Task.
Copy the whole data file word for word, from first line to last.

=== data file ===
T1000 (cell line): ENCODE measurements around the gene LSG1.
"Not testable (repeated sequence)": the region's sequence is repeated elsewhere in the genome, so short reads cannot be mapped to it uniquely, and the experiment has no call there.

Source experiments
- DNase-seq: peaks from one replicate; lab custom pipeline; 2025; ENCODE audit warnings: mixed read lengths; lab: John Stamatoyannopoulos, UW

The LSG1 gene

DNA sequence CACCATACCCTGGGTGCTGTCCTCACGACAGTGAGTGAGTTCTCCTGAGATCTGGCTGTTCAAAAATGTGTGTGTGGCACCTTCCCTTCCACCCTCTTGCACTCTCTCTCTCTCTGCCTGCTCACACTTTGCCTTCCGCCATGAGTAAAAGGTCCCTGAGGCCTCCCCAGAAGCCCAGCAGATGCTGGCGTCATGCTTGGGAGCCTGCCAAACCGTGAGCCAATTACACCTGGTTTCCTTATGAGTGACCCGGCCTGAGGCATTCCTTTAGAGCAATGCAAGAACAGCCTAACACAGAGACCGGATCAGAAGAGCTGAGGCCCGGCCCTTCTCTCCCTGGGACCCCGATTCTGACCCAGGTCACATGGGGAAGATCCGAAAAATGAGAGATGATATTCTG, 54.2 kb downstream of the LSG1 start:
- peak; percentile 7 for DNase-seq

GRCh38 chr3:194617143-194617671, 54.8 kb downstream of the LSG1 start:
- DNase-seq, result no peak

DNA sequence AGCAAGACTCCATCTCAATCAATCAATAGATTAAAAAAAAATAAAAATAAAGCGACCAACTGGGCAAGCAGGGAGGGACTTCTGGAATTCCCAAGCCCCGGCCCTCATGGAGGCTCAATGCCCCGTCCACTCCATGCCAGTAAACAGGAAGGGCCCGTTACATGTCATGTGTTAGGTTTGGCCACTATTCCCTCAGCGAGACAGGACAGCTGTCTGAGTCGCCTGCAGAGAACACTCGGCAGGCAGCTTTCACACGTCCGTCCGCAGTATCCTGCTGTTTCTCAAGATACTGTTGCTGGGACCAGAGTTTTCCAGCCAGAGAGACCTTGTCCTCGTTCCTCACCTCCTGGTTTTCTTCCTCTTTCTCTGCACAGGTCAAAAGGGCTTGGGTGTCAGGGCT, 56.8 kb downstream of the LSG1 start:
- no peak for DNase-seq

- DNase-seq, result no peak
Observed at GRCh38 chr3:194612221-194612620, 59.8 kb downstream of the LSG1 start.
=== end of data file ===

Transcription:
T1000 (cell line): ENCODE measurements around the gene LSG1.
"Not testable (repeated sequence)": the region's sequence is repeated elsewhere in the genome, so short reads cannot be mapped to it uniquely, and the experiment has no call there.

Source experiments
- DNase-seq: peaks from one replicate; lab custom pipeline; 2025; ENCODE audit warnings: mixed read lengths; lab: John Stamatoyannopoulos, UW

The LSG1 gene

DNA sequence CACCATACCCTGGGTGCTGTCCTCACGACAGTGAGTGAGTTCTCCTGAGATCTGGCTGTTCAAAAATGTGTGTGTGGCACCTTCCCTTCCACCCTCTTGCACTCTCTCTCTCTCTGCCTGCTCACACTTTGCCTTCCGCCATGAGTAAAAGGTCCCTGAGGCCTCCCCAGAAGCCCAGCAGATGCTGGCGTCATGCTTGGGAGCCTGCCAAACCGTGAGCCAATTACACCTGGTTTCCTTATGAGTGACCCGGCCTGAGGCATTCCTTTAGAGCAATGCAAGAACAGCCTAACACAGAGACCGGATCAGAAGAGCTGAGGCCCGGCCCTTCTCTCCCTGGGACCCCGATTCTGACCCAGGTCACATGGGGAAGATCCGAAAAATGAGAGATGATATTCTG, 54.2 kb downstream of the LSG1 start:
- peak; percentile 7 for DNase-seq

GRCh38 chr3:194617143-194617671, 54.8 kb downstream of the LSG1 start:
- DNase-seq, result no peak

DNA sequence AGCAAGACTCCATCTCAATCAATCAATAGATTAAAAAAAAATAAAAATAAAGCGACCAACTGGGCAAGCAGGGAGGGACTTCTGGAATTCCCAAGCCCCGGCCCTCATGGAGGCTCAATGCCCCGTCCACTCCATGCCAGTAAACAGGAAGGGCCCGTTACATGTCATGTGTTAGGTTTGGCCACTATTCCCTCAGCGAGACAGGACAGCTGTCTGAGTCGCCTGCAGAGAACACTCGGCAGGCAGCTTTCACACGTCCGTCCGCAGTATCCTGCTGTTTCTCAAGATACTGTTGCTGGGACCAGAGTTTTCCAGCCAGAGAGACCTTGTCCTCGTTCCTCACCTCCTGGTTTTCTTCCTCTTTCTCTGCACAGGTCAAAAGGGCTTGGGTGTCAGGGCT, 56.8 kb downstream of the LSG1 start:
- no peak for DNase-seq

- DNase-seq, result no peak
Observed at GRCh38 chr3:194612221-194612620, 59.8 kb downstream of the LSG1 start.